On the surface – in fact, also deep inside his persona – Mr. Biden is as unchanged as some of the issues that still define American politics, from abortion and guns to the role of government in the economic life of the country and the agony over how to diminish racial tensions. To friends and his Delaware neighbours, he’s still just Joe.

Although he can no longer wander the aisles of Janssen’s grocery store or sit at the counter near the pile of onions frying on the grill of the Charcoal Pit, Mr. Biden still retreats to his Greenville, Del., home to centre himself and, in fact, returned last month for the mass conducted for the St. Patrick’s Day Society, a Wilmington, Del., organization to provide aid for the homeless.

“Anyone is absolutely going to change when they become president,” said Bobby Byrd, a former member of the Delaware House of Representatives and lobbyist who has been at the centre of Delaware politics for decades. “But basically Joe is still the same guy.”

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Mr. Biden is the third old man to win the White House in the past 40 years, a marked change from some of the presidents in his lifetime such as the 43-year-old John F. Kennedy, the 46-year-old Bill Clinton and the 47-year-old Barack Obama. In many ways the 69-year-old Mr. Reagan and the 70-year-old Donald Trump – the earlier holders of the oldest-president crown – both underwent more fundamental changes in their politics than Mr. Biden has as the new record holder at 78.

“He’s always been about the middle class and boosting the poor into the middle class and he still is,” Delaware Governor John Carney, who has been part of the Biden circle for decades, said in an interview. “But now he is doing it in a much different time and his lens has expanded.”

One of the indicators of the changes that have reshaped American politics is that the percentage of Americans who say they do not trust Congress has more than tripled in the time Mr. Biden has been in politics, according to Gallup Organization surveys. And Congress itself has changed dramatically.

There no longer are substantial numbers of moderates in a Republican Party that today is so conservative that the grandchild of Barry Goldwater, once considered occupying the farthest-right extremes of the GOP, said she did not think the 1964 presidential nominee would fit comfortably in his party. Nor are there conservatives in a Democratic Party that within living memory was so dependent on Southern legislative barons that it tolerated outright racists as powerful committee chairmen.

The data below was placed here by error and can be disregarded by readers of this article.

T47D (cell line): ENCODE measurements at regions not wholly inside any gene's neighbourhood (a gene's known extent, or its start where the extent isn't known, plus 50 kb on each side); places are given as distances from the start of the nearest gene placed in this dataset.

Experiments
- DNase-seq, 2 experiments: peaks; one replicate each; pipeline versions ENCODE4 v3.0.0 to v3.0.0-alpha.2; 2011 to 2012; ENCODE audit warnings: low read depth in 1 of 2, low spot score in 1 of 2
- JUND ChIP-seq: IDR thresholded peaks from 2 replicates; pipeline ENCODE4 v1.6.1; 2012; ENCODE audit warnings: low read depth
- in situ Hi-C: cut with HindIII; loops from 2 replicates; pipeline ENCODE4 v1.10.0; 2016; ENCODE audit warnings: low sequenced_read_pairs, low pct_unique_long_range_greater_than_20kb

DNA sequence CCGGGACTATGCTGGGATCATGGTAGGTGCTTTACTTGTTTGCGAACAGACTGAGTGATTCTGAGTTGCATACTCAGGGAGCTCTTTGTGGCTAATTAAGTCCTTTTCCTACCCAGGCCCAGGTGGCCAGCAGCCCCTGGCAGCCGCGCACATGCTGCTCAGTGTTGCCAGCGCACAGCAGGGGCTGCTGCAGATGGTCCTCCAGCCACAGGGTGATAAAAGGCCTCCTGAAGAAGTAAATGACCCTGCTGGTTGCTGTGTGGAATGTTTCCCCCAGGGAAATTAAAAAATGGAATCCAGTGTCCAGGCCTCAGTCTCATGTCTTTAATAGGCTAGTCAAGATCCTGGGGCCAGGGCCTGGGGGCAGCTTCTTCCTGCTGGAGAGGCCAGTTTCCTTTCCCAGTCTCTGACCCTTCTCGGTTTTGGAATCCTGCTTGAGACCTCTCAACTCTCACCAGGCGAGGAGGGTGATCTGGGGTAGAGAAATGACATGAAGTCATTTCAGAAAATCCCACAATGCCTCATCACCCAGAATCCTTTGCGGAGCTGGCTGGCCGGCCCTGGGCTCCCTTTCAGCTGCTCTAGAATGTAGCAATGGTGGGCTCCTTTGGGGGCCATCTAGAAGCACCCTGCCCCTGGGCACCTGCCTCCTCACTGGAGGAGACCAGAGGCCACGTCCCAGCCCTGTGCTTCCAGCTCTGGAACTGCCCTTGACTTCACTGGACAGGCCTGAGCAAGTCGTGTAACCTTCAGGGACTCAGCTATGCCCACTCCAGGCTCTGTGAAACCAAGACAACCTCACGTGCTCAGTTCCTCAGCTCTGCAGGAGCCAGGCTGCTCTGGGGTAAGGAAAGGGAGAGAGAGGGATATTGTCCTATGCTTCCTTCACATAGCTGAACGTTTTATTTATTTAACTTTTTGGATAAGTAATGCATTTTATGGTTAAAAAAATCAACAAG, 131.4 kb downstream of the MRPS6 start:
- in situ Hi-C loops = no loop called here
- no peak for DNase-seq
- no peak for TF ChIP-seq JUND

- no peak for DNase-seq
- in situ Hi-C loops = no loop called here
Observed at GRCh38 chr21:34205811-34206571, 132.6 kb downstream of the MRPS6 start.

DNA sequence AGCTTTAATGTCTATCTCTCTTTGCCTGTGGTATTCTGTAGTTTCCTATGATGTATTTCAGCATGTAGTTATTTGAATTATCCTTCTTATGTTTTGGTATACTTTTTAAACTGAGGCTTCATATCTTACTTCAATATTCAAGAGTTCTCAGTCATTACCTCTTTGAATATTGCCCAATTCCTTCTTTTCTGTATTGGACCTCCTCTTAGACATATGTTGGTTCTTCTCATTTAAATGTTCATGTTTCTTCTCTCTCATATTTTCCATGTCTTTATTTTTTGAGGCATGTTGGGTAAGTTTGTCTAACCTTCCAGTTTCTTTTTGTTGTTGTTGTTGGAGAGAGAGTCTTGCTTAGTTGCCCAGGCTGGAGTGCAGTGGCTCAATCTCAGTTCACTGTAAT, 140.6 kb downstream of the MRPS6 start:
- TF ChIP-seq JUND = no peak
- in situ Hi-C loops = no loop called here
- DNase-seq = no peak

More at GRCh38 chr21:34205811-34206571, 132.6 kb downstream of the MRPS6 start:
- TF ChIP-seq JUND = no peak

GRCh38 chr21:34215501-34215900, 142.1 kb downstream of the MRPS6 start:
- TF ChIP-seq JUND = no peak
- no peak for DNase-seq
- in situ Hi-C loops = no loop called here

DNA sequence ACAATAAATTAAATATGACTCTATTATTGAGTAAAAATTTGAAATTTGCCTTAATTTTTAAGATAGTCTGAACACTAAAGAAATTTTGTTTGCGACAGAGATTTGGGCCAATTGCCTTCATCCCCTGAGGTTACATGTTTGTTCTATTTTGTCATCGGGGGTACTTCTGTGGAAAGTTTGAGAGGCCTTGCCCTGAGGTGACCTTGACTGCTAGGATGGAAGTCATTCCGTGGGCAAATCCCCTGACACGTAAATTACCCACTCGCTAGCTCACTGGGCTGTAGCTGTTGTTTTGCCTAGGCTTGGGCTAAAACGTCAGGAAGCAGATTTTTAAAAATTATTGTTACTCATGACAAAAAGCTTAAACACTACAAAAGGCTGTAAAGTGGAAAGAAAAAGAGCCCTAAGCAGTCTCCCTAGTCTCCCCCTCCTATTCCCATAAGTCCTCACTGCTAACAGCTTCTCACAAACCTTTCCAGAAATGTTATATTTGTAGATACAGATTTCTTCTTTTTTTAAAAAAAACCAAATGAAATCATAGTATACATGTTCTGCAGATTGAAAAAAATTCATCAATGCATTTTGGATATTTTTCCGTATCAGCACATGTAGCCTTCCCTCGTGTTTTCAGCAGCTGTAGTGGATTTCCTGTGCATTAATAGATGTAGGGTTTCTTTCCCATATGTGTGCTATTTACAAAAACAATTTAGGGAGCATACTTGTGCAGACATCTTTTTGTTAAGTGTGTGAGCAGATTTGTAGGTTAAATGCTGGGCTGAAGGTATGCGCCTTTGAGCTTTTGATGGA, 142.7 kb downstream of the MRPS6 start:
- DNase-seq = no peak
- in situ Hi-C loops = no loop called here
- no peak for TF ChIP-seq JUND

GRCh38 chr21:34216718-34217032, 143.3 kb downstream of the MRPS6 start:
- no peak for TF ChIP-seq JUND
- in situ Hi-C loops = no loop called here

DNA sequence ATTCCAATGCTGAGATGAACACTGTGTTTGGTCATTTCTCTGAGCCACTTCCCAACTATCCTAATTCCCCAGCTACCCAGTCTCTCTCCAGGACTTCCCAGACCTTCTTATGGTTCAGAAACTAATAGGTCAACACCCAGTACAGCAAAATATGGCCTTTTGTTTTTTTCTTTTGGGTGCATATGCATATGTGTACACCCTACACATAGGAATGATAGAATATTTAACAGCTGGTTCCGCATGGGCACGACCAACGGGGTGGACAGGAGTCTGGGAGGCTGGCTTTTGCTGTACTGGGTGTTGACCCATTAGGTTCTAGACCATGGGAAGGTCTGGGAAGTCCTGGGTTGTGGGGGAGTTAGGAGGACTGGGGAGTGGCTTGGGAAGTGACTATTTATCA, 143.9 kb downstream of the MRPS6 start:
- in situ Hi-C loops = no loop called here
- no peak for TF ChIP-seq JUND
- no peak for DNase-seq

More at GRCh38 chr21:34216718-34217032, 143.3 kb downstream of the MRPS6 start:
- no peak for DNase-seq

The centre of gravity of American political life has shifted – if there remains a centre at all seven decades after the historian Arthur M. Schlesinger Jr. published his influential The Vital Center.

That is why Mr. Biden, who spent a lifetime in the Senate coddling and protecting the Fortune 500 business giants who took advantage of Delaware’s liberal incorporation laws, could propose this month to raise the corporate tax to 28 per cent from 21 per cent and take aim at long-time provisions that permitted U.S. corporations to skirt taxes by shifting their profits overseas.

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“He was pretty much a centrist and he’s no centrist now,” said Robert Livingston, a former representative and House appropriations committee chairman from Louisiana who is now a Washington lobbyist. “He’s not at all what he used to be. The spending is way out of control. He’s set to spend trillions and trillions of dollars. He was always kind of left of centre but nothing like this.”

Transitions like that have unsettled Republicans, who once viewed him as a potential ally in the centre of the Democratic caucus.

“He was never a hard-charging ideological member in the Senate. But he is much more so as President because of what has happened in the Democratic Party,” said former GOP senator Robert Kasten of Wisconsin, who as chairman of the foreign operations appropriations subcommittee often worked with Mr. Biden on foreign-policy funding questions.

“What is different is that he has a much more aggressive, younger, more liberal and maybe even more intelligent group of top staffers around him. They are exceptionally capable and are pressing the new liberal agenda of the Democratic Party.”

They are, to be sure, true to the progressive thinking of the new Democratic Party. But the question about whether they are true to the instincts of a President whose experience and impulses were formed in a half-century of very different Washington politics remains unanswered.